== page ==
OK so I am also a member of staff at the institution but not in that school and the people who enrolled me didn’t know.

We have a saying round here...

"trespassers will be enrolled.”

commentson 11 May 2004 : 08:25, Mike B. sez:

I know this is silly, but if you happened to read my last comment, (above) you might have found it offensive if you are currently attending or are planning to attend USC. The comment was poorly written and I didn't mean any offense by it at all. I should have proof read it before posting. Sorry.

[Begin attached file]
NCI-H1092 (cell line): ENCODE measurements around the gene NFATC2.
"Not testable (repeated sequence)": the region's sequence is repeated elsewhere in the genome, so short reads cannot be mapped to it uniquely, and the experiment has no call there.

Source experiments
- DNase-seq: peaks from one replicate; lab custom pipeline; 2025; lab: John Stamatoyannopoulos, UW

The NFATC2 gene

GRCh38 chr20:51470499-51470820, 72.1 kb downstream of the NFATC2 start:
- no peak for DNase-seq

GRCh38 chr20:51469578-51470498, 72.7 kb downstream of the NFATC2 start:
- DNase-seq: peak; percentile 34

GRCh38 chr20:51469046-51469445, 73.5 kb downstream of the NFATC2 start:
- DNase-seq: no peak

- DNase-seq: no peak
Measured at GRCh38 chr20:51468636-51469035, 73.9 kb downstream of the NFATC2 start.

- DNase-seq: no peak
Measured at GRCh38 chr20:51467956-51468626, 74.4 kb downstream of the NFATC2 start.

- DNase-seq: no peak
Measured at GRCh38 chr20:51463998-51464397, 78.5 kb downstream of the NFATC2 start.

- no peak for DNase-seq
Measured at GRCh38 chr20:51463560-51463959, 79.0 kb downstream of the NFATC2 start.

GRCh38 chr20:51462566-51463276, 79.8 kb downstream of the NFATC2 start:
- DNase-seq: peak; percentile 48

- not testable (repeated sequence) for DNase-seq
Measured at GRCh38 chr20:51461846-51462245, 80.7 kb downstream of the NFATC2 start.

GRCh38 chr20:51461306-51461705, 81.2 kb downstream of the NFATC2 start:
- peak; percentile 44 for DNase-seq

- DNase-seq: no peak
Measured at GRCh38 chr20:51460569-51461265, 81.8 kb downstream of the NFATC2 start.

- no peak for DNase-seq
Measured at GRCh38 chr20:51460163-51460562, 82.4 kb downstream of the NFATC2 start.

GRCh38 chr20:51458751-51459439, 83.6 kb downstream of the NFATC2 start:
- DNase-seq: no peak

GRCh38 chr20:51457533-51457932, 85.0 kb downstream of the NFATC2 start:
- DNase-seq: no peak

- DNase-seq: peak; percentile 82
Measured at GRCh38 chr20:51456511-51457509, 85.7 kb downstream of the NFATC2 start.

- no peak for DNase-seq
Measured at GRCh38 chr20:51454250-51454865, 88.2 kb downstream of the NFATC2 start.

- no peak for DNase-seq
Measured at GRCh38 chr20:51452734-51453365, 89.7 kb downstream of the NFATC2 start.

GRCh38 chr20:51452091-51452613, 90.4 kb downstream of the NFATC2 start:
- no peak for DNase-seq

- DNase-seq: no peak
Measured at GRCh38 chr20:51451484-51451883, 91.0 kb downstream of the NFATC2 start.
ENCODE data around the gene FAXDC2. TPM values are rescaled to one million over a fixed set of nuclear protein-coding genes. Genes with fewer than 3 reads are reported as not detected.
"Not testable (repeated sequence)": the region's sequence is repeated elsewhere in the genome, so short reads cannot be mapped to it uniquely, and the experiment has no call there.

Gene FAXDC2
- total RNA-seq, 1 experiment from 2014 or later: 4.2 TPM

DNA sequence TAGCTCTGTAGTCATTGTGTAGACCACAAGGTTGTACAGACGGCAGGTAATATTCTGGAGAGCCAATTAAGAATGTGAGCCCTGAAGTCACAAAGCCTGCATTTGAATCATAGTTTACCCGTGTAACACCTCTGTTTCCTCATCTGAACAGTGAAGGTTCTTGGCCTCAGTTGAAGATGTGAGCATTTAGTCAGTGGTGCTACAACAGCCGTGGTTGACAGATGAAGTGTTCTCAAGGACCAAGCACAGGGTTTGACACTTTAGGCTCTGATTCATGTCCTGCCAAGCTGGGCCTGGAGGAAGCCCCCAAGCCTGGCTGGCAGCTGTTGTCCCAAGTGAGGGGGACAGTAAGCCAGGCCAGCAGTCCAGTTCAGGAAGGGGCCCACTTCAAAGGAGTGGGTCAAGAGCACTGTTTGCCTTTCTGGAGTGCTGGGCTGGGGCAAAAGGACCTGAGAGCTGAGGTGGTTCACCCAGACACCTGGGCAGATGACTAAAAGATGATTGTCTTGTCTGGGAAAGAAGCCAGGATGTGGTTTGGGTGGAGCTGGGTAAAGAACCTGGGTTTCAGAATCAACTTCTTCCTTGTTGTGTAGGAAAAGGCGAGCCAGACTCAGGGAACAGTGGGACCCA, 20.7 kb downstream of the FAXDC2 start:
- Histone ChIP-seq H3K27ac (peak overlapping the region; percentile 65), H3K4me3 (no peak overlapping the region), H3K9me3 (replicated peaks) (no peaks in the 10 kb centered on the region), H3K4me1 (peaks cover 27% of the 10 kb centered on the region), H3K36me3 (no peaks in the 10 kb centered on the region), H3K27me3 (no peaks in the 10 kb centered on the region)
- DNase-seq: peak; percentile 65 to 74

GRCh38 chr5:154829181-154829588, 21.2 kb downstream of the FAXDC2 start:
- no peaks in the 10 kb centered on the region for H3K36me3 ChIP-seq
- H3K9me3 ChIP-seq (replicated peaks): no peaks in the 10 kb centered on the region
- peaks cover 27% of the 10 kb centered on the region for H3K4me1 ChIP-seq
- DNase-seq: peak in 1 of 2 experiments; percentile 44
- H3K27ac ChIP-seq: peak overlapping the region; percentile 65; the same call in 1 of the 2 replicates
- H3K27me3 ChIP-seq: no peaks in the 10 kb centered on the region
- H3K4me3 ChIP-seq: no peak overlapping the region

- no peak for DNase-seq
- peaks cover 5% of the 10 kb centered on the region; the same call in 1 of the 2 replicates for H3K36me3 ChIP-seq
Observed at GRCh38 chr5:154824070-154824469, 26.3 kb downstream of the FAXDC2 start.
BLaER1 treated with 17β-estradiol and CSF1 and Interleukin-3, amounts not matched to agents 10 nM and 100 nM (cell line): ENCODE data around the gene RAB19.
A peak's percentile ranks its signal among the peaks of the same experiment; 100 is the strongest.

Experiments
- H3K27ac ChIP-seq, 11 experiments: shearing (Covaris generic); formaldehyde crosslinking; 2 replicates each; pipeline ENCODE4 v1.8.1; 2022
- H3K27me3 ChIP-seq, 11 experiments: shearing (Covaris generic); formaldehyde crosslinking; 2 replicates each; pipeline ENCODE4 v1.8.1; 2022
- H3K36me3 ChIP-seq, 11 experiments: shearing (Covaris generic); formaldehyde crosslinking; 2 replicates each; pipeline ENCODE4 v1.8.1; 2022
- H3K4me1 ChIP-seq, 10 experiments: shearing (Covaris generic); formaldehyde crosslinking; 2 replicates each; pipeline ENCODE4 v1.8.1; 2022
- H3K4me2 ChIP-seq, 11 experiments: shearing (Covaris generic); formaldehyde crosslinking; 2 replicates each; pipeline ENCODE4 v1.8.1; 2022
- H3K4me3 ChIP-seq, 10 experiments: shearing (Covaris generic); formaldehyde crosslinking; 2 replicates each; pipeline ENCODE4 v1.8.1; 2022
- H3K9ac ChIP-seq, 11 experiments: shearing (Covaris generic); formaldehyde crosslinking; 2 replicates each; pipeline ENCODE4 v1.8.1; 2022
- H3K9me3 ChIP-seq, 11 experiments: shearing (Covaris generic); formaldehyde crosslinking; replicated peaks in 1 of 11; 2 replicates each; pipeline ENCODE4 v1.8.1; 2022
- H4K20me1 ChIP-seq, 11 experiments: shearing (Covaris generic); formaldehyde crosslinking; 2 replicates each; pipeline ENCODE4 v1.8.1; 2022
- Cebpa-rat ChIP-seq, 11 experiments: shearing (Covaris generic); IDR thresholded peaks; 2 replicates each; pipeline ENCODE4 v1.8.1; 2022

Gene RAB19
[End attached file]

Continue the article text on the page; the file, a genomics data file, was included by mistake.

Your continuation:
commentson 11 May 2004 : 15:08, Don Park sez:

I, for one, don't care. A good yarn is a good yarn regardless of the ratio of truth.

commentson 11 May 2004 : 17:29, Steve sez:

This thread is hilarious. And where is Justin??

commentson 11 May 2004 : 19:35, Mr. Right (I killed Mr. Correct, that f*cker) sez:

Divergence. Silly word. You could've used "difference" or "contrast" but as long as you prove good at vocabulary you're not barren inside. Right, Stan? Right?


Justin, you always have a place to stay in Palm Beach Gardens, FL, baby. Just beep me with 565 and I know its a Hall booty call.

commentson 11 May 2004 : 20:01, stan hodgson sez: